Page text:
PALMETTO, Fla. — The opening of Florida’s fall tomato season is bringing lighter fall volume and slightly higher prices.
The season, which typically begins in mid- to late October with small harvesting in central Florida’s Palmetto-Ruskin region, started a couple of weeks later than usual after heavy September and October rains.
Grower-shippers say buyers shouldn’t expect to see promotable volume until close to Thanksgiving.
Mulberry-based East Coast Brokers and Packers Inc. finished Virginia harvests in late October and began Florida production in early November, two weeks later than normal, said Batista Madonia Jr., vice president of sales and operations.
“This is a typical fall crop,” Madonia said in early November. “It won’t be heavy tonnage, but will have very good quality. We have received several calls from our customers. The first thing out of their mouths is how good they (the tomatoes) look. That’s a nice feeling.”
Victor Uribe, grape tomato general manager at Pacific’s Wimauma packing shed, said Pacific was harvesting in Quincy in northern Florida and the Myakka City region in central Florida.
Homestead-based DiMare Co. began running Ruskin mature greens Oct. 31, a couple of weeks later than normal.
Tony DiMare, vice president, said central Florida shouldn’t produce any volume on all the varieties — mature greens, grapes, romas and cherries — until the week of Nov. 21.
Bob Spencer, vice president and sales manager of West Coast Tomato Inc., characterizes this year as a typical fall season.
“So far, we’ve been pleased with our production,” Spencer said in early November. “The tomatoes look good. It looks like each week we go forward into November. The yields will increase and the product will look even better.”
He said demand should increase as central California finishes production. Spencer said California packers stopped production by early November and planned to begin final season shipments by the middle of the month. He said he expects a normal transition to Florida.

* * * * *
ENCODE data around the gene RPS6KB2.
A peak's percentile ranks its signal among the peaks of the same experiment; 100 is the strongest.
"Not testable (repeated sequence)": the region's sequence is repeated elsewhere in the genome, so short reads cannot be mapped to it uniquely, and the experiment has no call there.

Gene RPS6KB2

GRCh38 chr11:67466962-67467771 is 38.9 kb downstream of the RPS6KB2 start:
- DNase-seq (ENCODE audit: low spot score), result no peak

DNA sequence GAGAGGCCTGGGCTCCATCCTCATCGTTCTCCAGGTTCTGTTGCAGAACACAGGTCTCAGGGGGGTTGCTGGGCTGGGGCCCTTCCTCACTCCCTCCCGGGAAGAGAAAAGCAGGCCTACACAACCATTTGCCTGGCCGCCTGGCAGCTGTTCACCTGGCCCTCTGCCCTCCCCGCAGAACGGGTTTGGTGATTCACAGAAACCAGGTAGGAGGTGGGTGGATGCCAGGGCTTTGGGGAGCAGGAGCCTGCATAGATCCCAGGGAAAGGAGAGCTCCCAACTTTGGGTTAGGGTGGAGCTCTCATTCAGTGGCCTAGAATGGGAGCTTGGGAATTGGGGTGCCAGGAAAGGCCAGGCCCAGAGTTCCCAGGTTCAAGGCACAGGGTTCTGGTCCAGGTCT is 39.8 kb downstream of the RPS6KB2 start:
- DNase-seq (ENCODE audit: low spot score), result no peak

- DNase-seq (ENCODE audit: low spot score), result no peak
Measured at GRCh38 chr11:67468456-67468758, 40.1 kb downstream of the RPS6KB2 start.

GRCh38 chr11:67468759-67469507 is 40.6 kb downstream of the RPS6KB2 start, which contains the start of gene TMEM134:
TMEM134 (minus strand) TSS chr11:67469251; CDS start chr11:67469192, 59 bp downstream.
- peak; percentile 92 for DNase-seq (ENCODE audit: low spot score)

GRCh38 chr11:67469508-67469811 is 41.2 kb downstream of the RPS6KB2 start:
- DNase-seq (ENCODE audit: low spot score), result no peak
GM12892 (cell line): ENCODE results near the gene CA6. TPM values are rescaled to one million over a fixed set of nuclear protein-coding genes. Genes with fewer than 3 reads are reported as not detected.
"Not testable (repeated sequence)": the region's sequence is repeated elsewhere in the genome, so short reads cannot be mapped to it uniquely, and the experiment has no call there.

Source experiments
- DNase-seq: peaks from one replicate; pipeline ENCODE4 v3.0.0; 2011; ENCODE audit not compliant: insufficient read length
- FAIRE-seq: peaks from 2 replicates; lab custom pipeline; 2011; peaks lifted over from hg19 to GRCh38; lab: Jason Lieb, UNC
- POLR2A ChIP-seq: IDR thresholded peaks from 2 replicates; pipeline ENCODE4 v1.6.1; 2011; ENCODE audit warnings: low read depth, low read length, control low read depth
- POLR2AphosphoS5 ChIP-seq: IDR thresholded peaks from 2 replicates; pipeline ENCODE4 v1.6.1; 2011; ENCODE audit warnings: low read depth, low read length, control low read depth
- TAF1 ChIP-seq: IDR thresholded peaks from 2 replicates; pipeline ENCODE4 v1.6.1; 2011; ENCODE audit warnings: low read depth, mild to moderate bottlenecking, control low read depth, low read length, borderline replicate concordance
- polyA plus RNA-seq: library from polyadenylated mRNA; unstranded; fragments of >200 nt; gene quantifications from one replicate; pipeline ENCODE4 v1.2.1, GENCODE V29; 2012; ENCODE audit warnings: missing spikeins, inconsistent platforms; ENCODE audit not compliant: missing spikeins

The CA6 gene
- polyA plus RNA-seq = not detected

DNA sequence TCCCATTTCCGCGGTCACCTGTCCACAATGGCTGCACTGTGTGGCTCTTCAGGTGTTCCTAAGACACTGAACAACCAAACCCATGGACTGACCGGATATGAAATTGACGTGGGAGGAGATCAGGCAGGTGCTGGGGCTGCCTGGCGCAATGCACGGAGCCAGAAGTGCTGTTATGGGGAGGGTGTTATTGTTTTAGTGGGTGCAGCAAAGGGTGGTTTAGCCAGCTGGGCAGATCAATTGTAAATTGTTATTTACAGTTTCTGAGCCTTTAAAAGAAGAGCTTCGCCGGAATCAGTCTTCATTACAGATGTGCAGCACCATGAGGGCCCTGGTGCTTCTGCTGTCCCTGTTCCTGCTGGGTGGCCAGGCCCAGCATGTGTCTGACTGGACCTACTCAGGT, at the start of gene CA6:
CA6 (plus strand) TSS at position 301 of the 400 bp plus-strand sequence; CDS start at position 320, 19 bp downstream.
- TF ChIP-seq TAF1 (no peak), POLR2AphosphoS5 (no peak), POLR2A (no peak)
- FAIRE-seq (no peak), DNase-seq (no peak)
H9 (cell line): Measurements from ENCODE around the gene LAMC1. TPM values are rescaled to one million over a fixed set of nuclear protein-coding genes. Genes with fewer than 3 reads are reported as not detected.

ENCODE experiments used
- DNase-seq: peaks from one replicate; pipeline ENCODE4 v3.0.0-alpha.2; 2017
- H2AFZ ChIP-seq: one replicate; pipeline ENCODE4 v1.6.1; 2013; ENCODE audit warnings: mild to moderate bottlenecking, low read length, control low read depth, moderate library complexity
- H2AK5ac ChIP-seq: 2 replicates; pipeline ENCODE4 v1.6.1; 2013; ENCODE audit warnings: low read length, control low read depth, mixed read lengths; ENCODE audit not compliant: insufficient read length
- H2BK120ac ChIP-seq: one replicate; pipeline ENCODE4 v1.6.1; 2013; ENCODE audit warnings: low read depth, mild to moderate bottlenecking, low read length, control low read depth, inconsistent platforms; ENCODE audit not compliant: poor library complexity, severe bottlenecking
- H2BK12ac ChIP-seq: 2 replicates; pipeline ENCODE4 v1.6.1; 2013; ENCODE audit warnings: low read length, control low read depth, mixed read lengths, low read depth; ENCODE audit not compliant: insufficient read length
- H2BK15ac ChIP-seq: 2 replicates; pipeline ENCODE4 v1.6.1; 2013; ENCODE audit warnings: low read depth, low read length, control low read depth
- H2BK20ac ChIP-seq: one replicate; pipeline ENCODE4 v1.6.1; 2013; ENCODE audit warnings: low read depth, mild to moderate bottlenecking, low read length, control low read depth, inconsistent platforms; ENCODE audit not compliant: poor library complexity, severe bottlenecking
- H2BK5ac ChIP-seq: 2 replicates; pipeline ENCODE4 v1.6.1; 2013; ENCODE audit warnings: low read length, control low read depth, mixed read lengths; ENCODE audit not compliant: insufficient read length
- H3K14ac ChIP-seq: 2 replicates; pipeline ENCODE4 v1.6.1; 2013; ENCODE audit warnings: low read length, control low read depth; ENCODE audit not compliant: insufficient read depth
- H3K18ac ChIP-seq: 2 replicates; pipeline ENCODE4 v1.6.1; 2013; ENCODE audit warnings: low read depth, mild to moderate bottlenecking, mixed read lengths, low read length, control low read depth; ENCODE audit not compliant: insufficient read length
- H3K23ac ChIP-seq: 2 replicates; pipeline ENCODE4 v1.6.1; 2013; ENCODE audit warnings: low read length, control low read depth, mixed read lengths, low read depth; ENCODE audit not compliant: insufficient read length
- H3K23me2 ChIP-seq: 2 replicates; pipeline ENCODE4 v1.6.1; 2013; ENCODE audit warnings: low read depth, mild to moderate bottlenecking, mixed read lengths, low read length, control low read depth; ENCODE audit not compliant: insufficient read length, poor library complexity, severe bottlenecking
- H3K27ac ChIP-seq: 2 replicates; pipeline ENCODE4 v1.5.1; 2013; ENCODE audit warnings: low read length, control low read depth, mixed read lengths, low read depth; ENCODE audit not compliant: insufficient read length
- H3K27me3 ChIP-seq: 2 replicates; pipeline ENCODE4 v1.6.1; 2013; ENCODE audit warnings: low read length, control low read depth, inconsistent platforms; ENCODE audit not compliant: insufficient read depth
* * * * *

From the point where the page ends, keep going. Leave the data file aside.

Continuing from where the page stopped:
Spencer quoted $11.95 for 5x6s mature greens and called prices typical for early fall.
The U.S. Department of Agriculture Nov. 4 reported 25-pound cartons of loose mature greens 85% U.S. No. 1 or better from central Florida selling for $12.95 for 5x6s, $11.95 for 6x6s and $10.95 for 6x7s. The USDA reported similar prices for mature greens from Quincy.
That’s higher than last season in mid-November when the USDA reported $9.95 for 5x6s and $8.95 for 6x6s and 6x7s.
For cherry tomatoes from central Florida, the USDA in early November reported $12.95-13.95 for flats of 12 1-pint baskets, higher than last year in mid- November when those flats sold for $6.95-7.95.
On central Florida grape tomatoes, flats of 12 1-pint containers with lids marketed for $8.95-10.95; 20-pound cartons of loose grapes sold for $17.95-19.95, higher than last year’s $7.95-8.95 for the clamshells and $14.95-15.95 for the bulk cartons.
Because of insufficient volume, the USDA in early November wasn’t reporting prices of central Florida roma tomatoes. The agency said buyers should expect the first F.O.B. report by mid-November.
Mexican roma tomatoes crossing at Otay Mesa, Calif., sold for $8.95-10.95 for 25-pound cartons for extra large, $8.95-9.95 for large and $7.95-8.95 for medium.
Last fall, romas from central Florida in early November sold for $13.95 for 25-pound cartons for extra large, $12.95 for large, $11.95 for medium and smalls selling for $9.95.